23. Pictures are the best thing... sometimes we don't really understand something until we view it in hindsight. Keep us posted! Good luck!
  24. I am wondering if a doc has seen your son for the ringworm dx. I am asking because when DS15 was 10 he had something on his torso that I described to the doctors office over the phone and they told me it must be ringworm as we had just come back from vacation and he had spent some time in the public pool "spa" (Obviously - we had no clue about immune deficiency or PANS then!). Anyway, the rash was round and on his trunk. We treated with lotrimin and it went away, so I assumed ringworm. As I look back over bloodwork, it was around that time that he started having more flares and shortly after that started showing low antibodies and positive titers for mycop. In retrospect I wonder if he wasn't bitten by something at that time. We now know that he has bartonella and has had it for a long time. Anyway - my point is that I wish I had brought him in to have the rash looked at and (at least) I wish I would have taken pictures of the rash so I could look back and show it to experts today.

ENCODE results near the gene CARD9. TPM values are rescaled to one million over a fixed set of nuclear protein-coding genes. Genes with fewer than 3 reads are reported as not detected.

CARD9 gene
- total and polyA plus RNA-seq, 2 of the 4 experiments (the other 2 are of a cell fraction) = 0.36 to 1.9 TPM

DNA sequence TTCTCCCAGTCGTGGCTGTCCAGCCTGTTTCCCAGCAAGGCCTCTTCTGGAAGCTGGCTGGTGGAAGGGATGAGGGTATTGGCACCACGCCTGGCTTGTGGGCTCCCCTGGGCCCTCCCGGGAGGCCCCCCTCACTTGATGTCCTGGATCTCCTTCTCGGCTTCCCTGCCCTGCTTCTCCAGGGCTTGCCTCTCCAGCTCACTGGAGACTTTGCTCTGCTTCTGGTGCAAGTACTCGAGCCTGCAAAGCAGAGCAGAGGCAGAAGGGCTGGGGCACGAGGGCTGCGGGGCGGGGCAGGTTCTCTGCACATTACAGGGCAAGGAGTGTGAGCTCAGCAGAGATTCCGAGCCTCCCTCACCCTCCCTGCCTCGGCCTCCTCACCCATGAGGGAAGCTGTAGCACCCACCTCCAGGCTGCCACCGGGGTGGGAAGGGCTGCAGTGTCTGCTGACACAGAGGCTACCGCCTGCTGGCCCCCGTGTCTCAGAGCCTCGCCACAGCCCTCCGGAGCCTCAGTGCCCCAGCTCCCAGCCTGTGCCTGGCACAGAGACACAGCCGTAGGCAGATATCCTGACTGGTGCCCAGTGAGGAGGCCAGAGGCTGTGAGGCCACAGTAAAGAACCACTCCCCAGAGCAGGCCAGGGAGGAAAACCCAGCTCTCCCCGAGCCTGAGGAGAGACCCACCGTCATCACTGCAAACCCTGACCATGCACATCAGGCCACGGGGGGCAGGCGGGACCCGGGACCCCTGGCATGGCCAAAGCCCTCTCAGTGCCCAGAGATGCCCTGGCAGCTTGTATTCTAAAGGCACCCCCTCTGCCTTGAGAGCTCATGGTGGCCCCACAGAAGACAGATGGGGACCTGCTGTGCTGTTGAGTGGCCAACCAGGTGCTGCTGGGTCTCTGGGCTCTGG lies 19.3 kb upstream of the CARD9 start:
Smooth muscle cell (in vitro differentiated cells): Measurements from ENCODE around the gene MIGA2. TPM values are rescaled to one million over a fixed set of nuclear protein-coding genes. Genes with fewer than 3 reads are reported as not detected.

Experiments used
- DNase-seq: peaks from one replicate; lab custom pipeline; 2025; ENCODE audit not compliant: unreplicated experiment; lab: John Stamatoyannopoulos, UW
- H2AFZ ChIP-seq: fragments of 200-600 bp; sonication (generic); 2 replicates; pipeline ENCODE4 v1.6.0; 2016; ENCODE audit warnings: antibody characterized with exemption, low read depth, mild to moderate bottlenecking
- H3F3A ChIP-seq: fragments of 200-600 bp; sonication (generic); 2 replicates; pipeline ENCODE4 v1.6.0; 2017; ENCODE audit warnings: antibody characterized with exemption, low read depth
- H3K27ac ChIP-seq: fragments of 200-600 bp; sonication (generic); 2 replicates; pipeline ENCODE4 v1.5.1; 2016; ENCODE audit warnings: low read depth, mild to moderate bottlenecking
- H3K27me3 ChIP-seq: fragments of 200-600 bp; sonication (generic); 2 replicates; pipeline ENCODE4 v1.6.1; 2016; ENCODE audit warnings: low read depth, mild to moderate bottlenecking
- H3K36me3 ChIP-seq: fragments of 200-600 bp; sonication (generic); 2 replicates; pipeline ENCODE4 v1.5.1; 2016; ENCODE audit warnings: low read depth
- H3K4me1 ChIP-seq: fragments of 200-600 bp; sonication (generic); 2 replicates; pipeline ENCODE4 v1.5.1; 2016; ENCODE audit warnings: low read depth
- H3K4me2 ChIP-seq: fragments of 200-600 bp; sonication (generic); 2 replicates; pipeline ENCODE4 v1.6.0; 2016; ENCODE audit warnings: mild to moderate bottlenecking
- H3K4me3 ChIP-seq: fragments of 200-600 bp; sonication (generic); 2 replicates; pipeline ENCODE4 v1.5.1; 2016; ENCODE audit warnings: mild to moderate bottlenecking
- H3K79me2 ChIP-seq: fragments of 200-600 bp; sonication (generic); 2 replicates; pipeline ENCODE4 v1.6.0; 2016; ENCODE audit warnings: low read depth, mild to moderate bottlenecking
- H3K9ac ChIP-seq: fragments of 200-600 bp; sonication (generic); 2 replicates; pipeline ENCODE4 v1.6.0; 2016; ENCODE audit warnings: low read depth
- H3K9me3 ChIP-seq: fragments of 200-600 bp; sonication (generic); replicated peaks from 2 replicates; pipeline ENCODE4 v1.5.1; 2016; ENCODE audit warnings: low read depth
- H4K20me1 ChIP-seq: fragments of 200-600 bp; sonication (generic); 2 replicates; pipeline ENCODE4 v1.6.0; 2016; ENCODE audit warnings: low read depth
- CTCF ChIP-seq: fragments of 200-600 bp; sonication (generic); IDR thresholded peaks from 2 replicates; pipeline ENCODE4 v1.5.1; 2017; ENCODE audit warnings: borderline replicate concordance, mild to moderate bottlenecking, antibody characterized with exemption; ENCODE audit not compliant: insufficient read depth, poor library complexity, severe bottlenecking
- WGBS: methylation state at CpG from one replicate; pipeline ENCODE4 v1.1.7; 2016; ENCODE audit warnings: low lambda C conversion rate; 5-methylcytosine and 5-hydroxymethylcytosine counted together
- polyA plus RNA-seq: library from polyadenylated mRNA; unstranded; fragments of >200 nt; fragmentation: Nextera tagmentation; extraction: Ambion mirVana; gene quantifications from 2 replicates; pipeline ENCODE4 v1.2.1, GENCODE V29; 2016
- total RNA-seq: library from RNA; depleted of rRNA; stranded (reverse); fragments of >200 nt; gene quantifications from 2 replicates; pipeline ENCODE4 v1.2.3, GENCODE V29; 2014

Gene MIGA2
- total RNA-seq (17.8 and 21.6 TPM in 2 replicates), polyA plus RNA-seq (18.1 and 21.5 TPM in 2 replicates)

25. As I was reading your post I was also thinking of lyme and was glad to see that you have also been entertaining that notion. Also, when you say there was a worsening with steroids - how long were the steroids given? My son always did worse the first week of steroids as they were building... but then did better in the end. Of course, if your child does have lyme or an ongoing infection then steroids are not the best idea because they suppress the immune system. Has your son had a good immune workup for immune deficiency, also. Common variable immune deficiency is frequently an underlying cause in these kids with repeated infections.... and most of the time the low antibodies do not show up in early childhood. The immune deficiency foundation says many people are not diagnosed until adulthood, even thought they have repeated infections. If he has some type of immune deficiency it could really underly a chronic infection that is resulting in enlarged spleen. Regarding clonodine - many kids with tourette opt to NOT use meds for tics becuase they either don't help or have bad side effects. I don't think that is uncommon from what I hear. You are saying that your son is not that bad, but really it sounds like you have a lot on your plate and are working hard to sort through it all. I wish you the very best!